Early in his career, Hughes was exposed to the powers of positive reinforcement from the likes of John Wooden, the just-retired basketball legend at U.C.L.A. who for six years took him to breakfast on Fridays before football games. He also worked alongside Stanford football coach John Ralston, a devotee of the Dale Carnegie system of positive thinking who brought sunshine to a moribund program, not to mention back-to-back Rose Bowl titles.
Later, getting his doctorate at the University of Michigan, he served as linebacker coach under the intense Bo Schembechler. “Bo’s style was one of loyalty, emotion, passion and hard work.” Hughes would see more of this as a defensive coach under Chuck Noll’s Pittsburgh Steelers teams.
Being in the trenches in these situations let Hughes observe closely as the concept of sports psychology evolved. “At Michigan, we were addressing the preparation necessary for getting your mind fit and ready to play, even if that meant turning off the lights and visualizing yourself making a big play.” They were configuring practices that psychologists like Bob Rotella would later use to currycomb players’ psyches.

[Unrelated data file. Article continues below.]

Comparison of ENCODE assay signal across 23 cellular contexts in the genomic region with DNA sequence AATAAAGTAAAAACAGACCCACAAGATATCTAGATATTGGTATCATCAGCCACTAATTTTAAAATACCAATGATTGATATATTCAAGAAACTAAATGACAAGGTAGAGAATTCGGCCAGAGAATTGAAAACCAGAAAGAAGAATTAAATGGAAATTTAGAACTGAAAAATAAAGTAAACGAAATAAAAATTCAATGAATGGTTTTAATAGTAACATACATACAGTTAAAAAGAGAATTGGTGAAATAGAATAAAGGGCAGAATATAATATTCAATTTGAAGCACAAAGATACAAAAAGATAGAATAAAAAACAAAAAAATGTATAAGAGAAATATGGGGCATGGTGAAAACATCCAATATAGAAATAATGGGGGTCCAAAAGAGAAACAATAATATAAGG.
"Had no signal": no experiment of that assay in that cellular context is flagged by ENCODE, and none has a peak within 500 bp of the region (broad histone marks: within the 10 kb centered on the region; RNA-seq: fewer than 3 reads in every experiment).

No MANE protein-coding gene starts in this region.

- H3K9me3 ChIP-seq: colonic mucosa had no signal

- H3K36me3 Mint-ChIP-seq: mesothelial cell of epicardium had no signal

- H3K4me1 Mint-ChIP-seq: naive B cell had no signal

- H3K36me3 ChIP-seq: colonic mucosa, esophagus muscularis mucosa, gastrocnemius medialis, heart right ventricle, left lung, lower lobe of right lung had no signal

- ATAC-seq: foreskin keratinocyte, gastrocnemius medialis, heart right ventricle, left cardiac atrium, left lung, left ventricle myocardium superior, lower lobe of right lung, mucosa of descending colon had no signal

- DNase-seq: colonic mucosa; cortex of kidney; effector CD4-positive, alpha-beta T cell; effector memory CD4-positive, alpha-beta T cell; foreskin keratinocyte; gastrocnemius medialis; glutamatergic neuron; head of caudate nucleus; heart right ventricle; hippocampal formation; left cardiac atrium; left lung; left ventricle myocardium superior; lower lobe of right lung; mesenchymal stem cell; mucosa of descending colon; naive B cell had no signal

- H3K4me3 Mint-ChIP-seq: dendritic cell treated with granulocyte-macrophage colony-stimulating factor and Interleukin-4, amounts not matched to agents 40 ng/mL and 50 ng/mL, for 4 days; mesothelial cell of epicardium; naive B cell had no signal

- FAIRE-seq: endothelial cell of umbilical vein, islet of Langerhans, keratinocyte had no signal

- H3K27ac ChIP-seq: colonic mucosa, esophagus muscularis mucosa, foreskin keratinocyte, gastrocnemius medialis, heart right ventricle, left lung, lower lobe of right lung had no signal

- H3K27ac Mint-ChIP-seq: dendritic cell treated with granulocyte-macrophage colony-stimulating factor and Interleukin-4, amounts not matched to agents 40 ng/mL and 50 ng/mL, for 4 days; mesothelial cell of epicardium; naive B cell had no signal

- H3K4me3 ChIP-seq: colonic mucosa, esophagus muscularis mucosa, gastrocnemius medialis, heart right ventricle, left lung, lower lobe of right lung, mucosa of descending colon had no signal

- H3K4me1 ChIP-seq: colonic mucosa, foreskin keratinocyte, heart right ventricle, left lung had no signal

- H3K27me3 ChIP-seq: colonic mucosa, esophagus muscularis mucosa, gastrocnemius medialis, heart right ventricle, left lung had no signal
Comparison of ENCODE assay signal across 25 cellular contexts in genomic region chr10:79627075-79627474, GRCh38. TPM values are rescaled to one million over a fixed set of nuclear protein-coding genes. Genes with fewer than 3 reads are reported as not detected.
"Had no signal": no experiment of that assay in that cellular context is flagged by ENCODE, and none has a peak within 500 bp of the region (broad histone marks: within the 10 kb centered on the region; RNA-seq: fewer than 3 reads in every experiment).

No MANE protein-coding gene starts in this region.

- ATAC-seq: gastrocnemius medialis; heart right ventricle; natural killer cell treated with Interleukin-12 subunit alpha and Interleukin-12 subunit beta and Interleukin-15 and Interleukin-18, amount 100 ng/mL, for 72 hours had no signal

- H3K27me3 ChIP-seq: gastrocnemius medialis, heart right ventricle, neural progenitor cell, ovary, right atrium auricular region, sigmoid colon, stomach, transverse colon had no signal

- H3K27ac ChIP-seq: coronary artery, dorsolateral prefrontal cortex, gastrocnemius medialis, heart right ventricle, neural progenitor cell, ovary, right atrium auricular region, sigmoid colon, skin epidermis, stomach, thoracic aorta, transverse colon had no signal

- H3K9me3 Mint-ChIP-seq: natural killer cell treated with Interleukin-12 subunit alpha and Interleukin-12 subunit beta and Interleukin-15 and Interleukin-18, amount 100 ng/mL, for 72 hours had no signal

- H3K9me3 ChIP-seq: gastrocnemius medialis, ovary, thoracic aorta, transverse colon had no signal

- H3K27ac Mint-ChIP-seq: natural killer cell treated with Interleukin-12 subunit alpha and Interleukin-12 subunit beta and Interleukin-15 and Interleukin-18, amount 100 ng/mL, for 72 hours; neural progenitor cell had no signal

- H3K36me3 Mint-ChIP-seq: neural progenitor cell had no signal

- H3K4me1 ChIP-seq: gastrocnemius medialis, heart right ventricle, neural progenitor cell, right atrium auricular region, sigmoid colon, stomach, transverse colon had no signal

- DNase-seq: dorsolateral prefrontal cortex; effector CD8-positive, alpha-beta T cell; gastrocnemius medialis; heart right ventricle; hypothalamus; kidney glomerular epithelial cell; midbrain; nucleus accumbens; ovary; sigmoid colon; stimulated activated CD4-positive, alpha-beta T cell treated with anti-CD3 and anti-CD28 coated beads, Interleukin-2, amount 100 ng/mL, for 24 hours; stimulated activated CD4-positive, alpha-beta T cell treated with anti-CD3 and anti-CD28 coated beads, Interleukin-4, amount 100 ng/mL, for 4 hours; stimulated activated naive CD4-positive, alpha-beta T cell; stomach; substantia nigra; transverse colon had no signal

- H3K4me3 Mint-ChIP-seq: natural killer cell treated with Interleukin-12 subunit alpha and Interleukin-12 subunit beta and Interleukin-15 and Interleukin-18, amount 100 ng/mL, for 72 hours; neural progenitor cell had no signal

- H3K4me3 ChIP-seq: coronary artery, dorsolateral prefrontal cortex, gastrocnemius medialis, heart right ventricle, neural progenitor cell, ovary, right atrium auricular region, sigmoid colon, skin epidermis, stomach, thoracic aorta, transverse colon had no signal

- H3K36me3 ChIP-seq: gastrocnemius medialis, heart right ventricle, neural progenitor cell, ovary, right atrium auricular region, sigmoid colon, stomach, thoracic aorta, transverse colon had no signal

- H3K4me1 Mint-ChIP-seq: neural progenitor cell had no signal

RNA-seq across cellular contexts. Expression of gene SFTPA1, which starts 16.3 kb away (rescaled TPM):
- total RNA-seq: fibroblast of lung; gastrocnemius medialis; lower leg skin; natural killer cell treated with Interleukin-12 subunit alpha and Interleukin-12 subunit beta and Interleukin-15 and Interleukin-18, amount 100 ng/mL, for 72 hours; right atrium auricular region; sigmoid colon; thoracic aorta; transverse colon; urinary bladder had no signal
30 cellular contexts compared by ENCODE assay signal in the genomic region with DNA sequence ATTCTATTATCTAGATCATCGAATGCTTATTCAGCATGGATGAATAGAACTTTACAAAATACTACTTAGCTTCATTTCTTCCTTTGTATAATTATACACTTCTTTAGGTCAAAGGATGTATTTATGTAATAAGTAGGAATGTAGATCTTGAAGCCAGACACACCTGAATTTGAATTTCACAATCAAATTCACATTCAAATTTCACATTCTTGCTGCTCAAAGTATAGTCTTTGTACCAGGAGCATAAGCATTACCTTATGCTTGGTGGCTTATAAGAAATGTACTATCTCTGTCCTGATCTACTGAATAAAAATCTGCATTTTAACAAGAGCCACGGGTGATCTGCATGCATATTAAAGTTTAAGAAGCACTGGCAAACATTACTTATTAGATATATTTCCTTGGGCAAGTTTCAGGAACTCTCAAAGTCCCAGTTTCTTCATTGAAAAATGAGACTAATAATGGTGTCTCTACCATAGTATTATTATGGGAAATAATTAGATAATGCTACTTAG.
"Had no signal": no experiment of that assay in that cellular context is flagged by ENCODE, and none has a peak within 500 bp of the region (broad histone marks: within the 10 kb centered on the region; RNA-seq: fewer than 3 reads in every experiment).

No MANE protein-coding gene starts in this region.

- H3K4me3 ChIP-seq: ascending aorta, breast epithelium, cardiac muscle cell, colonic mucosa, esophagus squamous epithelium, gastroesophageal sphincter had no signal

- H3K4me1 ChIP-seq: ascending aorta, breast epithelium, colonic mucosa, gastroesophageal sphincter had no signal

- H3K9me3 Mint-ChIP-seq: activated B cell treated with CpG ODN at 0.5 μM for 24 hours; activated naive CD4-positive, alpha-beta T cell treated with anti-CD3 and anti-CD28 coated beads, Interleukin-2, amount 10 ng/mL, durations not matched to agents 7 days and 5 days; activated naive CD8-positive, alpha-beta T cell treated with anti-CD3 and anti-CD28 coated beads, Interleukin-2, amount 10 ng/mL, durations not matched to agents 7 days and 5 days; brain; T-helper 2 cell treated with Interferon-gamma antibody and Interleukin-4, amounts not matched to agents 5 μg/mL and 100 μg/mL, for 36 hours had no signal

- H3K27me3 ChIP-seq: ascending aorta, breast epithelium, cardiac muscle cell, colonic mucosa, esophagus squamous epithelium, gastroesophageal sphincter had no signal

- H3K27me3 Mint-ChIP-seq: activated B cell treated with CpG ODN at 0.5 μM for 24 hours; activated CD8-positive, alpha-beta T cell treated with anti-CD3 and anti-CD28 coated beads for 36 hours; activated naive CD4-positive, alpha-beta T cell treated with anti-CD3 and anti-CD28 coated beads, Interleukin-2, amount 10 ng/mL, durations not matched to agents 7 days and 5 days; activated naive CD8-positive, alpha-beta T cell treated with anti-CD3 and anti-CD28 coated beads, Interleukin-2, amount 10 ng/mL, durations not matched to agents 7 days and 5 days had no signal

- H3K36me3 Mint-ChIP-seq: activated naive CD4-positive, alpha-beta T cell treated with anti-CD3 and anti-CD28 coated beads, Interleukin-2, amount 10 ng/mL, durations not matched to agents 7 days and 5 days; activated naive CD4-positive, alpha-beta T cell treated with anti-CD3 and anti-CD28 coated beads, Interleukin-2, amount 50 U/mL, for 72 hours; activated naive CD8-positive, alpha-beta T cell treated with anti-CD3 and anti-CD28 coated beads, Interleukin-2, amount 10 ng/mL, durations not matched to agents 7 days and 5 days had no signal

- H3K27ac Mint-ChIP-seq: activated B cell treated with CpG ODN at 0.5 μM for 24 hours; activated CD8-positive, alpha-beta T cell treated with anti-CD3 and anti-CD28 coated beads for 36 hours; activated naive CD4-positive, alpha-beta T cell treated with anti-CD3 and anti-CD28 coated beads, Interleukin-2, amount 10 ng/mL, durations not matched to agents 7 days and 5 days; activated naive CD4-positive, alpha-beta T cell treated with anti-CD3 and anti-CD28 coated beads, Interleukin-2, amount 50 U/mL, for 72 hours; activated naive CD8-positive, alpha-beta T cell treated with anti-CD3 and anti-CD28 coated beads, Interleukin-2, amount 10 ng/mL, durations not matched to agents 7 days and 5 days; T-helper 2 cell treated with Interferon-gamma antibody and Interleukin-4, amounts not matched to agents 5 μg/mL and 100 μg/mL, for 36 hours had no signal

When Hughes made his transition to executive search 18 years ago, he knew what worked. “Clearly I’ve had to live on a path of being positive in different situations.
“The team we’ve developed here at Korn Ferry is the No. 1 sports-recruiting group in the world. And that’s a result of recruiting good people, having a vision for them, and caring about them.” Good executive choices are made when the decision makers involved are aligned, he maintains, to a common vision.
“That goes back to the optimism equation. I don’t think I’ve ever been intimidated in a situation. The way you’ve been trained really impacts your life’s journey. If you’ve been dealing with high-profile athletes and executives, it gives you the level of confidence that allows you to engage any kind of situation. As Rotella says, it’s about mental preparation.” —C.H.